But you know what else November brings us?!?! TWO CRASH EVENTS! That’s right… TWO! Our Crashers have been selected and we’d love for you to meet them.
A hurricane just flew through Austin, TX. No, not what you’re thinking – it was our Crashers!
We’ve just this moment finished an incredible 5 days. I’m sitting in a coffee shop, taking advantage of their free wifi, trying to note and account for everything that we learned and to give you something to learn too! Where to start… I have no idea. But let’s try this…
So, arriving the day before the symposium kicked off we got our Crashers together and really set out some goals which they decided on themselves. We asked them: “what makes Crash the CU Water Cooler Symposium a success at the end?”. As you can imagine, the conversation took off! When the dust settled though, we decided on 3 key things that our Crashers wanted from their experience:
To network and make realconnections.
Find an idea or innovation which they can take back to their credit union and implement.
Build a support network for themselves.
So – if we achieve these things, Crash CUWCS is a success. What happened next I hear you say (through my secret spy equipment currently positioned conveniently near to your current location….).
The symposium kicked off with a cool networking event at a local arcade / bar. You could feel the energy straight away and we couldn’t wait to get things started. I would love to give you a full overview of every speaker and every session but let’s be honest you don’t have the time to read that and I don’t have the time to write it. So I’m going to leave you with some themes and takeaways from the sessions in a short a form as possible:
Symposium Day 1:
The man who invented Pringles was so proud of his creation he was buried in a Pringles can. What will you do to make you that proud? – Matt Davis.
We have fantastic tellers who we then ask to become sales people. You don’t say congratulations to your dog for being a great dog and then ask them to become a cat! – Shari Storm.
Save water, drink beer. – Linda Bodie.
Savour the time you have now, enjoy life’s moments. Look at life through 30 year goggles. When you look back, what will be those moments you remember? – Andy Janning.
Symposium Day 2:
No one ever started a cooperative who wasn’t pissed off! – William Azaroff.
Take every chance, drop every fear. – Ronaldo Hardy.
Children have the freedom to just ‘do’. Adults seek instruction, let’s rediscover the freedom to be creative. – Brent Dixon.
Mistakes allow us to make our most beautiful creations. – Charlie Trotter.
An idea is nothing unless you get up and do something about it. – Jimmy Marks.
And as quickly as it had started, the CU Water Cooler Symposium was over. But not for us! For those of you that don’t know Crash events – throughout whichever conference we are attending, we run our own separate track alongside to bring something a little extra.
On that note I’d like to thank our guests: Brett and Corlinda Wooden, CUNA Mutual Group, Currency Marketing / It’s a Money Thing, Andy Janning, Larky, Jimmy Marks, Matt Davis, Charlie Trotter, William Azaroff, Gene Blishen and Brent Dixon.
Saturday morning we came back together to talk about whether or not Crash the CU Water Cooler was a success. The answer, a resounding YES! We made connections, we found innovations and within our own group built a support network that will last a life time. I would love to tell you how the conversations on that day went, but I want to throw that challenge to our Crashers – go out. Tell the world what you learned. Make a difference. Share your success, recognise your failures… But most of all, above anything else – don’t forget how lucky you are to be a part of this wonderful thing that we call the Credit Union System, love what you do.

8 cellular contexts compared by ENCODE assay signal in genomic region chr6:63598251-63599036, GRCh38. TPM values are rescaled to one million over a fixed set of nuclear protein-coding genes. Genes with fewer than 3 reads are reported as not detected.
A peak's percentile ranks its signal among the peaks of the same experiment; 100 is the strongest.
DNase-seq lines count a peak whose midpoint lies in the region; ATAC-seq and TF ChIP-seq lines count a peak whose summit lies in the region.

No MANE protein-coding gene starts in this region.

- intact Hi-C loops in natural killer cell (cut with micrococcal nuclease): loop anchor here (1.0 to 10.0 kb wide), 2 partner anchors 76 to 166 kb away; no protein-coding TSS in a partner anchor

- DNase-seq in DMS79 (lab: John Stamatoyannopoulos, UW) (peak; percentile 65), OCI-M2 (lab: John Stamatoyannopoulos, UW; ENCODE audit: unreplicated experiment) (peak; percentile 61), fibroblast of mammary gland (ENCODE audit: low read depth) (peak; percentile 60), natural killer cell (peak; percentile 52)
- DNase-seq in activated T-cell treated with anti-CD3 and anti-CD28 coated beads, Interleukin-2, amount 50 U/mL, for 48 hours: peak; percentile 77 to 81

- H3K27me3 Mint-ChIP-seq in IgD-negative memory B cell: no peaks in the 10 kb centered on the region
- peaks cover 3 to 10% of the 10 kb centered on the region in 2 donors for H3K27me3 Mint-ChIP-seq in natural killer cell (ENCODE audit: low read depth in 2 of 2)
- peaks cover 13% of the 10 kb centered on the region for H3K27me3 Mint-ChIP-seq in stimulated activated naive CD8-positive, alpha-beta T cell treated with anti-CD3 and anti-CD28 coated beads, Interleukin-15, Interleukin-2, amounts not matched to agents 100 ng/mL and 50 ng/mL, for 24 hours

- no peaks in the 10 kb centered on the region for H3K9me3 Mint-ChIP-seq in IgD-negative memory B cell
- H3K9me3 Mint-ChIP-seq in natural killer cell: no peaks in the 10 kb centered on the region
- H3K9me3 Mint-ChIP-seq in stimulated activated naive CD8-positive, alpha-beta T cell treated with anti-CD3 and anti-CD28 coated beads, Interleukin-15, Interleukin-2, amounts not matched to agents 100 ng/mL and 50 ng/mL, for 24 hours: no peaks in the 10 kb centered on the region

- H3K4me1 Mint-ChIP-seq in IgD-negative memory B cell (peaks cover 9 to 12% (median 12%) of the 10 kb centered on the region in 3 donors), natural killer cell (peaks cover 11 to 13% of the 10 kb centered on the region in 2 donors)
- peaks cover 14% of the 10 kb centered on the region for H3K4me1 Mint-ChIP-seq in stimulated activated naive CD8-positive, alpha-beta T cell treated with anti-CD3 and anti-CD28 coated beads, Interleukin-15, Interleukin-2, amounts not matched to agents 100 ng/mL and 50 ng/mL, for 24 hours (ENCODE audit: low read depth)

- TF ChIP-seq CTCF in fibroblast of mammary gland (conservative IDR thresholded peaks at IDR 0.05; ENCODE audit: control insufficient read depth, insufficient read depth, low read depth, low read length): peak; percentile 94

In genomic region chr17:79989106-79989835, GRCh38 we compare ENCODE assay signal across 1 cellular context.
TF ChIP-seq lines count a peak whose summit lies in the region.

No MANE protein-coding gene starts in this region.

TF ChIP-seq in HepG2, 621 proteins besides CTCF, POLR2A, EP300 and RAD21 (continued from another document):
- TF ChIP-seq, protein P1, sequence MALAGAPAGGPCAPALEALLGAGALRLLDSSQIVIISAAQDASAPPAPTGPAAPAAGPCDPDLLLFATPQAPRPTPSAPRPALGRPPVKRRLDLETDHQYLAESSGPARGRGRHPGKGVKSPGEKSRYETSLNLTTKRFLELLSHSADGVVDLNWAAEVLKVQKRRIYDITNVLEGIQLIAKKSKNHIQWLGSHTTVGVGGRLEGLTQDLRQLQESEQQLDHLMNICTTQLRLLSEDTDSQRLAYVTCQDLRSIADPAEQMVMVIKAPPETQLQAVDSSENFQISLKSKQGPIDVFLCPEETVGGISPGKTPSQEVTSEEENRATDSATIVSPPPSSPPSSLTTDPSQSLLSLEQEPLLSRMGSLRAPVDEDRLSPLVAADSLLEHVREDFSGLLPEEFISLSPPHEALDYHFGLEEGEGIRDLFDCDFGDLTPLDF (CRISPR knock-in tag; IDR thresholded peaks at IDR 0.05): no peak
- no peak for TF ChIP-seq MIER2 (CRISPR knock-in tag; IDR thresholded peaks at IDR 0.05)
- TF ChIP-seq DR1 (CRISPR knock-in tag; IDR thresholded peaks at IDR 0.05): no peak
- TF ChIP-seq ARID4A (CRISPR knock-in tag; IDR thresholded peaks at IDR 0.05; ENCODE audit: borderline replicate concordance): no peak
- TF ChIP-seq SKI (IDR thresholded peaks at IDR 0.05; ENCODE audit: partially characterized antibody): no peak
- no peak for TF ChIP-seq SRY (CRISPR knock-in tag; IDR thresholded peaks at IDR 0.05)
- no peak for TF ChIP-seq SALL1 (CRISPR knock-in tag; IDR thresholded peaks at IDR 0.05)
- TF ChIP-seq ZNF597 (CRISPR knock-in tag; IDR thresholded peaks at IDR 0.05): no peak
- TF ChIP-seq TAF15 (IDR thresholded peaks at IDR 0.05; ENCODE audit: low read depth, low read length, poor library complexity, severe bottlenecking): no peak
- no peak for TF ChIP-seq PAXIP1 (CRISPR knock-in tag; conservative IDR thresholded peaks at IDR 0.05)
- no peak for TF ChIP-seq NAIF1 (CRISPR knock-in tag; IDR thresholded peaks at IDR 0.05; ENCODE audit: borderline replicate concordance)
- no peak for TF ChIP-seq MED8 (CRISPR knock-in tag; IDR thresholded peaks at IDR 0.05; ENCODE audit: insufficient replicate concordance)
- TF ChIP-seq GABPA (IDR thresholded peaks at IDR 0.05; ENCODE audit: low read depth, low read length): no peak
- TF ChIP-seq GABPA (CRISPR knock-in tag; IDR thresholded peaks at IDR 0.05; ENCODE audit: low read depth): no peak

Finally, thanks must go out to Credit Union National Association to making all that we do at The Cooperative Trust possible, to CUNA Mutual Group for supporting the Crash the CU Water Cooler event and to CU Water Cooler themselves for having us.
Until next time, check out our storify to catch up on all things #CrashCUWCS:
MADISON, Wis. (9/9/14) – The Credit Union National Association will support The Cooperative Trust, Filene Research Institute’s young professional initiative, as a chairman’s roundtable benefactor with a commitment of $250,000 over three years.
“In order to successfully position credit unions as forward-thinking, we need to invest in our up-and-coming industry leaders,” said Bill Hampel, interim CUNA President/CEO. “We see our best results from people fully engaged with the credit union philosophy. CUNA wants to drive those opportunities for young professionals.”
The move is part of CUNA’s already-strong commitment to raise awareness with and involvement by young professionals in credit unions. CUNA and its CUNA Councils have provided “crash” opportunities at the CUNA Governmental Affairs Conference and individual council conferences.
CUNA Councils will be highly involved in CUNA’s role as benefactor.
“This support is part of a bigger strategy, which includes the launch of an official CUNA Young Professionals Committee, demonstrating our commitment to developing and retaining the next generation of leaders to grow, promote and sustain the credit union movement,” said Jill Tomalin, CUNA executive vice president/chief operating officer.
“We are excited to build on our work with CUNA Councils and Filene and provide leadership support to the Cooperative Trust,” she added.
“Our relationship with CUNA really demonstrates our shared commitment to shape and build the future of credit unions,” said James Marshall, The Cooperative Trust manager. “These are indeed exciting times for young professionals who are passionate about credit unions and cooperatives.”